Justices Won't Review Second Circuit Ruling On Driver Privacy Act Reseller Disclosures

Bloomberg Law: Privacy & Data Security brings you single-source access to the expertise of Bloomberg Law’s privacy and data security editorial team, contributing practitioners,...

Jan. 13 --The U.S. Supreme Court Jan. 13 declined to review a ruling of the U.S. Court of Appeals for the Second Circuit holding that companies that resell personal information from motor vehicle records are subject to a duty of reasonable care prior to disclosing that information under the Driver's Privacy Protection Act (Gordon v. Softech Int'l, Inc., U.S., No. 13-533, cert. den. 1/13/14; Arcanum Investigations, Inc. v. Gordon, U.S., No. 13-539, cert. den. 1/13/14).

The DPPA, 18 U.S.C. §§ 2721-2725, generally prohibits private citizens and entities from obtaining, disclosing and reselling personal information from motor vehicle records. The act, however, includes fourteen permissible uses of such information, such as certain uses by a “licensed private investigative agency” or insurance company.

In this case, Aron Leifer requested information on the plaintiff's license plate number from an online private investigation service, Arcanum Investigations Inc. Arcanum obtains motor vehicle records from Softech International Inc.

Leifer allegedly obtained the plaintiff's contact information and used that information to make threatening phone calls. The plaintiff filed a complaint, alleging that Leifer and the two resellers--Arcanum and Softech--violated the DPPA.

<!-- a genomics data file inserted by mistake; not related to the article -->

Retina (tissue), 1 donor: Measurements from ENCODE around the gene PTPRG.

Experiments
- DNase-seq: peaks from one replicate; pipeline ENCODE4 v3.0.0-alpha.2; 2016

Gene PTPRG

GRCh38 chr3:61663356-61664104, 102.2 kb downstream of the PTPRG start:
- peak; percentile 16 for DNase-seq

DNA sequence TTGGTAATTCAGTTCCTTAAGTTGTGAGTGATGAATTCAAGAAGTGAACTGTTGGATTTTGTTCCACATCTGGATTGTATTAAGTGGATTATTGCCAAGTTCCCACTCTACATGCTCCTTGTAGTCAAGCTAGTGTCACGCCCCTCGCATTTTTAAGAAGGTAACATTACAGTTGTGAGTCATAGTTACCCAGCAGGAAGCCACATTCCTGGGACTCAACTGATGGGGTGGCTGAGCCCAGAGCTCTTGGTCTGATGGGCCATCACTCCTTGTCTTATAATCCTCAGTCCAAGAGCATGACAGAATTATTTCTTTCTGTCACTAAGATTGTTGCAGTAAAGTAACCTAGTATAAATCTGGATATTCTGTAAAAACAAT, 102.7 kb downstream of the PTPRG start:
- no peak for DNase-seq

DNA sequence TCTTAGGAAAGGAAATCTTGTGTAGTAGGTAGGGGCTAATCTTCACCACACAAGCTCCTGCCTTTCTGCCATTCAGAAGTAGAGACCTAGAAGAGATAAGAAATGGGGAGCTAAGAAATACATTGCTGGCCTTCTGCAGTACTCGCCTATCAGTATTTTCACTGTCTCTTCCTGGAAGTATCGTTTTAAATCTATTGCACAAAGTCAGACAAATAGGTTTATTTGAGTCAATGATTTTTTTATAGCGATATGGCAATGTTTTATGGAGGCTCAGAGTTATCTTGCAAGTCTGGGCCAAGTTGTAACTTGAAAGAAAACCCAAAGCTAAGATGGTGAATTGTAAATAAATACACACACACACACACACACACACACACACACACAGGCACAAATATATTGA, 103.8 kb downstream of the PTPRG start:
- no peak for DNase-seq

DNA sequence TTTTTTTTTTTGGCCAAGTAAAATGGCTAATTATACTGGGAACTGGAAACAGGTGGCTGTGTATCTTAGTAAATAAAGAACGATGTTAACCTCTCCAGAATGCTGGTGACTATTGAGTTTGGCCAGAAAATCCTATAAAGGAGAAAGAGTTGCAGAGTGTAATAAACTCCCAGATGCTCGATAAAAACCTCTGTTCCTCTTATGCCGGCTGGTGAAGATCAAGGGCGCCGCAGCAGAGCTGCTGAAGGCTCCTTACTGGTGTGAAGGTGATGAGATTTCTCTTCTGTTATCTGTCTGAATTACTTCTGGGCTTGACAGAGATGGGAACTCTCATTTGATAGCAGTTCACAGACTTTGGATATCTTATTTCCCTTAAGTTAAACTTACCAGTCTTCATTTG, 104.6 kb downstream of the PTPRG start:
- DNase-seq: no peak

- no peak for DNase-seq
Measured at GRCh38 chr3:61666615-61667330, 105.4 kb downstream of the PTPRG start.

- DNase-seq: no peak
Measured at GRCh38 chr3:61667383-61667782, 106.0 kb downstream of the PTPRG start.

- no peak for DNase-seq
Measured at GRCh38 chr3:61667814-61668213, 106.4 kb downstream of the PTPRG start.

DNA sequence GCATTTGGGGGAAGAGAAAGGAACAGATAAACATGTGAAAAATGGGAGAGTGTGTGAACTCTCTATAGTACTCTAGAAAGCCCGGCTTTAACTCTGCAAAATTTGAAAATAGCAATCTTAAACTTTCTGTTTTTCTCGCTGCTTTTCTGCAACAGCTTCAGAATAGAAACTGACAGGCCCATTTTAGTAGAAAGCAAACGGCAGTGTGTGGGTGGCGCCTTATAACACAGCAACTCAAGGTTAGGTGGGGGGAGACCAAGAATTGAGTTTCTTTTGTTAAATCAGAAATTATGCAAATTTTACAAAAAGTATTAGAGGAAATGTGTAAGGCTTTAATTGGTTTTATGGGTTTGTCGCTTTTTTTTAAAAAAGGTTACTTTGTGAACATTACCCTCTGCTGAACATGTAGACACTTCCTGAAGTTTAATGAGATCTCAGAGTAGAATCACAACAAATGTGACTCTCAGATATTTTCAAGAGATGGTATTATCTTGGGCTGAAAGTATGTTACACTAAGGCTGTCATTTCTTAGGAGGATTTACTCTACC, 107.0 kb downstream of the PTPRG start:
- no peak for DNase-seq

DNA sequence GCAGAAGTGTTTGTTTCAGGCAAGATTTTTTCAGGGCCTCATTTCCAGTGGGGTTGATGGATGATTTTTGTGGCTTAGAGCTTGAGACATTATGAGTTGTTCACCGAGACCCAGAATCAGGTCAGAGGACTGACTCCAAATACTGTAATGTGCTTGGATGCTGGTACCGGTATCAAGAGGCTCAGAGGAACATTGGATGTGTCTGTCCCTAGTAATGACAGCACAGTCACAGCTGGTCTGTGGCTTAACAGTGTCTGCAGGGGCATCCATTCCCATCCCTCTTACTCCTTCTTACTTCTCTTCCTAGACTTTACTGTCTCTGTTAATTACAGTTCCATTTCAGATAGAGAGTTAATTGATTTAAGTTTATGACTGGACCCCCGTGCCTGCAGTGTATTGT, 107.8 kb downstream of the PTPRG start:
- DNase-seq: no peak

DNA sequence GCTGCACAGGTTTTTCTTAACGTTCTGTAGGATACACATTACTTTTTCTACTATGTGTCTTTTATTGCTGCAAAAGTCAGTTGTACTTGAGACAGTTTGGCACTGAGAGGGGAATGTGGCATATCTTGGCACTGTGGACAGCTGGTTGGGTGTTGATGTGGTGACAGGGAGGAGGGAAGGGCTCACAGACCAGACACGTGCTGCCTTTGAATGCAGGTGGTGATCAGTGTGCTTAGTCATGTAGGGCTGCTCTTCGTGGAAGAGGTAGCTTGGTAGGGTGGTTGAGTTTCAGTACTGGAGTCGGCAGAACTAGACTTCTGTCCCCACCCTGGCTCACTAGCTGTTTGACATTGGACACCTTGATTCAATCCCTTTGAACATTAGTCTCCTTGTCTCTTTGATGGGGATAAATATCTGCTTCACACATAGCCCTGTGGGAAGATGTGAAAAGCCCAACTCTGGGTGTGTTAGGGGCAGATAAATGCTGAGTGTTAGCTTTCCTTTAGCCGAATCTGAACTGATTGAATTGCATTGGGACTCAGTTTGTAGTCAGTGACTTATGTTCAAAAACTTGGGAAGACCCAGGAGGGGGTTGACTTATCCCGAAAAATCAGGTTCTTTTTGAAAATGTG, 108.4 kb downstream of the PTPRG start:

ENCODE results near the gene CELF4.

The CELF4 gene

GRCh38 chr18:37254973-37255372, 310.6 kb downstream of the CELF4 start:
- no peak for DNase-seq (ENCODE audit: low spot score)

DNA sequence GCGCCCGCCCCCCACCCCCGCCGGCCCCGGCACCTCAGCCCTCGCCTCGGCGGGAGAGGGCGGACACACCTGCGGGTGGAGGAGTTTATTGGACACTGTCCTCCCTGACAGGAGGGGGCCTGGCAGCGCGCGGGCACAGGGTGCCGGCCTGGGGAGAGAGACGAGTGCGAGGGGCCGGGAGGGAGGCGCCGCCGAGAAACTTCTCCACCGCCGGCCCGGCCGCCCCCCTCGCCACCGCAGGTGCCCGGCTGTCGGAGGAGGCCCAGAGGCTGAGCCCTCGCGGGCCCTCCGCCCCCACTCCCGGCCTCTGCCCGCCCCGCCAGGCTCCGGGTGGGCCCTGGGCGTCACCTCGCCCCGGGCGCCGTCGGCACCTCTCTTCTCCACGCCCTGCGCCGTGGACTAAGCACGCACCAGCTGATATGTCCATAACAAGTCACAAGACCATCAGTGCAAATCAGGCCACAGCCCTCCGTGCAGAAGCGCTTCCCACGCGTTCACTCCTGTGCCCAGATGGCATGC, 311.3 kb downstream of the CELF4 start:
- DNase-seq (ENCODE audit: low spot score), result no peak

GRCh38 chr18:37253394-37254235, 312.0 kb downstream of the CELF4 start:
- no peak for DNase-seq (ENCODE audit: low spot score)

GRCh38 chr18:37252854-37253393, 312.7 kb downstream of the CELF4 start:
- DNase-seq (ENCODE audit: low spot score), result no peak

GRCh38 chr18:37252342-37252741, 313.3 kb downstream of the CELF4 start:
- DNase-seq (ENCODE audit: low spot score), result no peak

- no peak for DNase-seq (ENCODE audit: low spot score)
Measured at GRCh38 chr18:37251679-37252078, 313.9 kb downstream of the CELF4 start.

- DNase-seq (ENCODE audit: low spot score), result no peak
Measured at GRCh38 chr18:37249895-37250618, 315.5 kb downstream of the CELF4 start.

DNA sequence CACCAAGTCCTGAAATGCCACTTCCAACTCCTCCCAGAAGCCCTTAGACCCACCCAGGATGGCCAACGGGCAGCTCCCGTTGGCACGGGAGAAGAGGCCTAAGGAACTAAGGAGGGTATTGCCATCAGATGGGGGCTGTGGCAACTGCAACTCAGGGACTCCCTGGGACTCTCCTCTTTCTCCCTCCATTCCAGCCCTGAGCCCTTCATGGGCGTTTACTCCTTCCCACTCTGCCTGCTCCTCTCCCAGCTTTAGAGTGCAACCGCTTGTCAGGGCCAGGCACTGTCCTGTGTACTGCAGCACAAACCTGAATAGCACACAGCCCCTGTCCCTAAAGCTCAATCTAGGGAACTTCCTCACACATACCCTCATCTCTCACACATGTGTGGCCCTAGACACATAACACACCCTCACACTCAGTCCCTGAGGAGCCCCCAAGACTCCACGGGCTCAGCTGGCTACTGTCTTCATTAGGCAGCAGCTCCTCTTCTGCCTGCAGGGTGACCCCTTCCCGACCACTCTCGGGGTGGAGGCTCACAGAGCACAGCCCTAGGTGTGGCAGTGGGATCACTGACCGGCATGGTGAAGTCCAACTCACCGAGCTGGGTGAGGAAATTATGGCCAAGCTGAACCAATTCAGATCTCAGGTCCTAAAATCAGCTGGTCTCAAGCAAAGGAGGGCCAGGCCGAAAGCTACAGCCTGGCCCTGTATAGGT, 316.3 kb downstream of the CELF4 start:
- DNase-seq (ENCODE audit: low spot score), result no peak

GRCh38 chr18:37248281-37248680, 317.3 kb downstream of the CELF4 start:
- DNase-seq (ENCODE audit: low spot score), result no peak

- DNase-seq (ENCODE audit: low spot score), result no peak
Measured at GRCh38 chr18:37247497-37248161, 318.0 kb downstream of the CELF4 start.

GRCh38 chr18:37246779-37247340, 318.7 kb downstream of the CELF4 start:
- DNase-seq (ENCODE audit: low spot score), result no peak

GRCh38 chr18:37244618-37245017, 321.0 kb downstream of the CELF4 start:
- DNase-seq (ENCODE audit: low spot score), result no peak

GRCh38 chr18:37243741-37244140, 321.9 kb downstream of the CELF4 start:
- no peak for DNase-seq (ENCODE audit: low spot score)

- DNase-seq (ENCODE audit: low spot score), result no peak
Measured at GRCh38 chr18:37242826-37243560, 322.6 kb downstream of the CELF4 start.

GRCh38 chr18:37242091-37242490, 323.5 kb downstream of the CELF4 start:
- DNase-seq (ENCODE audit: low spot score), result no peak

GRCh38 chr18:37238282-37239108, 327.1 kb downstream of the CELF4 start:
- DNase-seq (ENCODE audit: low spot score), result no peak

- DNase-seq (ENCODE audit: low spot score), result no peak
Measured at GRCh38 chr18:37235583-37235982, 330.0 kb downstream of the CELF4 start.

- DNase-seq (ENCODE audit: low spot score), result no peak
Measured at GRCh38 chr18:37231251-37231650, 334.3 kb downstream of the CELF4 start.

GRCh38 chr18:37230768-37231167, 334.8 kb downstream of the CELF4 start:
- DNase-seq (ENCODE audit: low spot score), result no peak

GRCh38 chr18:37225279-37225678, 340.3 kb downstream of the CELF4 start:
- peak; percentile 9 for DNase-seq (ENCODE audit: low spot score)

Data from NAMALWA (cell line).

In November 2011, the U.S. District Court for the Southern District of New York granted summary judgment on the plaintiff's claim that the resellers violated the DPPA, holding that they could not be strictly liable for Leifer's alleged violation.

Second Circuit Decision

The Second Circuit affirmed the district court's decision in part and vacated and remanded it in part .

The DPPA's use of the term “knowingly” suggests that a duty of care exists, the court said. “The civil remedies provision would be rendered toothless if resellers could insulate themselves from liability based solely on the conclusory representations of end users, without being required to exercise due care themselves,” it said.

The Second Circuit concluded that summary judgment was properly granted in favor of Softech, noting that the company had lawfully disclosed the plaintiff's personal information under the private investigative agency exception. But it said that a reasonable jury might conclude that Arcanum failed to exercise reasonable care in disclosing the information to Leifer.

Arcanum did not inquire about Leifer's selection of the DPPA insurance exception on its website, the court said. Arcanum did not investigate the false identity Leifer used or whether that name matched the name on his credit card, it added.

Second Circuit Chief Judge Dennis Jacobs concurred in part and dissented in part in a separate opinion, finding it “reasonable for Congress to draw the line at a knowing violation.”

Justin M. Sher and Valerie A. Gotlib, of Sher Tremonte LLP, in New York, and Marc E. Isserles, Alexandra A.E. Shapiro and Jeremy Licht, of Shapiro, Arato & Isserless LLP, in New York, filed the petition for certiorari in the Gordon case. Gregory R. Saracino, of Milber, Makris, Plousadis & Seiden LLP, in White Plains, N.Y., filed the petition for certiorari in the Arcanum case.

Full text of the Second Circuit's opinion is available at http://www.bloomberglaw.com/public/document/Erik_Gordon_v_John_Does_1_Through_10_Docket_No_1200661_2d_Cir_Feb/2.

Full text of the concurrence and dissent is available at http://www.bloomberglaw.com/public/document/Erik_Gordon_v_John_Does_1_Through_10_Docket_No_1200661_2d_Cir_Feb/3.

Request Bloomberg Law: Privacy & Data Security